A Birmingham parkour expert believes the activity is on the rise across the city.
Also known as free-running, the activity involves running, climbing and jumping around obstacles in an urban environment. It requires strength, stamina and bravery to execute many stunts.
Oliver Watkins, 19, has been practicing parkour for ten years and has seen interest in a group he is involved with in Edgbaston from people of all ages.
“My mum suggested I try something new when I was nine and I enjoyed it,” he said. “I’ve been doing it ever since.
“The good thing is that you can start whenever you like. There are parkour groups with children as young as 5.”
Although parkour is regarded as a pastime, Oliver admits that it can be tagged with an unwanted stigma of being antisocial.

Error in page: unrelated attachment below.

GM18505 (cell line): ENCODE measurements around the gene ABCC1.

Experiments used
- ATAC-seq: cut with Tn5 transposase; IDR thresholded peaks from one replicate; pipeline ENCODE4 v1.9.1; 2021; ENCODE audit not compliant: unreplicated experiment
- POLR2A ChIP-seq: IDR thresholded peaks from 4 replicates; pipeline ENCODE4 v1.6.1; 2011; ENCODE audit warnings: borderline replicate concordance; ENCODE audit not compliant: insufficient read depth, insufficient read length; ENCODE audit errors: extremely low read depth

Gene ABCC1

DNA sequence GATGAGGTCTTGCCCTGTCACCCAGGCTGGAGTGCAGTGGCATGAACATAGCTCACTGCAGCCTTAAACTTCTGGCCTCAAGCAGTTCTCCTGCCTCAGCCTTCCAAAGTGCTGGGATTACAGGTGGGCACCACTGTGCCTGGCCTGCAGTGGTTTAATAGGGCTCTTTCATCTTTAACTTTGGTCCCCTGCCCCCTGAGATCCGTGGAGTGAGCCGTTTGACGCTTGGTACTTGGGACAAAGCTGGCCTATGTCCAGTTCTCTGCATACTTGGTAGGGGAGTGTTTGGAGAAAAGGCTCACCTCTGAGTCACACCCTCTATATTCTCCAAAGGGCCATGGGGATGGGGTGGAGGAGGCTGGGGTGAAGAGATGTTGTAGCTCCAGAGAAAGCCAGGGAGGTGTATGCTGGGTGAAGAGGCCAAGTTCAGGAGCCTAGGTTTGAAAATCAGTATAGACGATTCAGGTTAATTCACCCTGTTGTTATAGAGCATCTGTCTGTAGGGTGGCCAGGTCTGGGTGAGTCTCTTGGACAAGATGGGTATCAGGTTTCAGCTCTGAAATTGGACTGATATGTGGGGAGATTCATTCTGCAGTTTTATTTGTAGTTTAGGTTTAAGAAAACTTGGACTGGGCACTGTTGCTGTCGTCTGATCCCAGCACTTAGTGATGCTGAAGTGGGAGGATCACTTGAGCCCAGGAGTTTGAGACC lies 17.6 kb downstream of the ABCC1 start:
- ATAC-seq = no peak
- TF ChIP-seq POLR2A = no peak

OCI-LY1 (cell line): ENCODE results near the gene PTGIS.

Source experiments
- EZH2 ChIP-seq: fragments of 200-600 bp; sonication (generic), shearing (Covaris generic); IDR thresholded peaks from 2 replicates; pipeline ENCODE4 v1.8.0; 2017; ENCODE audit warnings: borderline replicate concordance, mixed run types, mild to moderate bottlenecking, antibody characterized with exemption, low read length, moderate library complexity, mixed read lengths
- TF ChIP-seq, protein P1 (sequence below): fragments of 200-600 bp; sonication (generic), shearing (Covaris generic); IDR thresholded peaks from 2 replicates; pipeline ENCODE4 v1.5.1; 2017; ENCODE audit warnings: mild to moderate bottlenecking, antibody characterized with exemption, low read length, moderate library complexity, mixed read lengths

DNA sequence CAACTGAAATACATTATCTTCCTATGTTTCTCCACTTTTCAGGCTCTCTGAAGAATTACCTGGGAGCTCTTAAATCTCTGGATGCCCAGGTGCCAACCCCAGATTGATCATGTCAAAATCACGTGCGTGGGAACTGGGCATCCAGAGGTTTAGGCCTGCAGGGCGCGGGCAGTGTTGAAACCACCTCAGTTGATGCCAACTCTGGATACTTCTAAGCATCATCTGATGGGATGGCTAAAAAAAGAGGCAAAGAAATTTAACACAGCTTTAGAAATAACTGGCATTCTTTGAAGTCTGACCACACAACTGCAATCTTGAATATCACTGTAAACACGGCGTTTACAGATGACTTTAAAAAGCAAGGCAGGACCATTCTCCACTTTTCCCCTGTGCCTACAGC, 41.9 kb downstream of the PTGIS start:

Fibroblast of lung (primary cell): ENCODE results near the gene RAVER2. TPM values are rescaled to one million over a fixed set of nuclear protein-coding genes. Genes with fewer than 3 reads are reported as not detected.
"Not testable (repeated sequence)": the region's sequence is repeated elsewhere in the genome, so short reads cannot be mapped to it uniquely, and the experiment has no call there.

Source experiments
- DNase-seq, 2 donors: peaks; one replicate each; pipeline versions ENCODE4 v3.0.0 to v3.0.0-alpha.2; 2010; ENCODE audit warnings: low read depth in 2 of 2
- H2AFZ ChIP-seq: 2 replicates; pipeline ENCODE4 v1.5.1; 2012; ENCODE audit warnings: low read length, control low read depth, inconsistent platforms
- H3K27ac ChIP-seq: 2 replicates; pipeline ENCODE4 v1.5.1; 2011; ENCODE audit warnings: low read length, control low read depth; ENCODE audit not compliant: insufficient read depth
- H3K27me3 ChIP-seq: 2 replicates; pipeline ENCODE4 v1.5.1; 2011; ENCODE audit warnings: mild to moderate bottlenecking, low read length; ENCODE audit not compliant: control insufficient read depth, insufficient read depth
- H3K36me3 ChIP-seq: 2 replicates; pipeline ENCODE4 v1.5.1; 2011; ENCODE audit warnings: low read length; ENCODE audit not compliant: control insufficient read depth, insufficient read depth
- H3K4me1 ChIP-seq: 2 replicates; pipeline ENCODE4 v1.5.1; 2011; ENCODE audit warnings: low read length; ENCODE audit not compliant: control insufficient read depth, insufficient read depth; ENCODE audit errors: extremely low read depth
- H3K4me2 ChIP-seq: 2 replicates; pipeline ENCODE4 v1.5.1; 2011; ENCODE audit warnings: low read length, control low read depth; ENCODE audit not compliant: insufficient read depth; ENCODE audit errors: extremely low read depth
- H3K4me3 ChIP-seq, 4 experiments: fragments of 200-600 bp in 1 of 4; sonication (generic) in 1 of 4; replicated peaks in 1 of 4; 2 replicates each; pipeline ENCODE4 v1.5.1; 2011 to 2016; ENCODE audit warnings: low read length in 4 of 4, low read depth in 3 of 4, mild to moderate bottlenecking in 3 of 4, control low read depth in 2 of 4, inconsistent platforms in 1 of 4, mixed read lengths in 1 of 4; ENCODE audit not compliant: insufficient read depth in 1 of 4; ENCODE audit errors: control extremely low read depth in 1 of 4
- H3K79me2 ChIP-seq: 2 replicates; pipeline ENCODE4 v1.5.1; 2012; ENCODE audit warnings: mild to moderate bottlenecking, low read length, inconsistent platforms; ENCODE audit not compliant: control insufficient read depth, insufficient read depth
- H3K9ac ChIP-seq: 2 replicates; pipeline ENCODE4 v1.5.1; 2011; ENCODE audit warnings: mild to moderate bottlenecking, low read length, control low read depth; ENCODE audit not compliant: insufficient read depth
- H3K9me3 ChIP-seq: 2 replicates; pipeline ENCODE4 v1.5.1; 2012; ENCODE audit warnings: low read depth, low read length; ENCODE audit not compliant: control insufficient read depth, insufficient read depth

“We were doing jumps off a bus stop and people told us not to,” he said. “We weren’t doing anything disrespectful or damaging, but they assumed we were.”
But despite this, Oliver believes the rise in people taking part is “a great thing for the parkour community”.
He explained: “It tends to be more active people who start parkour training in the first place, but pretty much everyone who tries it ends up enjoying it.”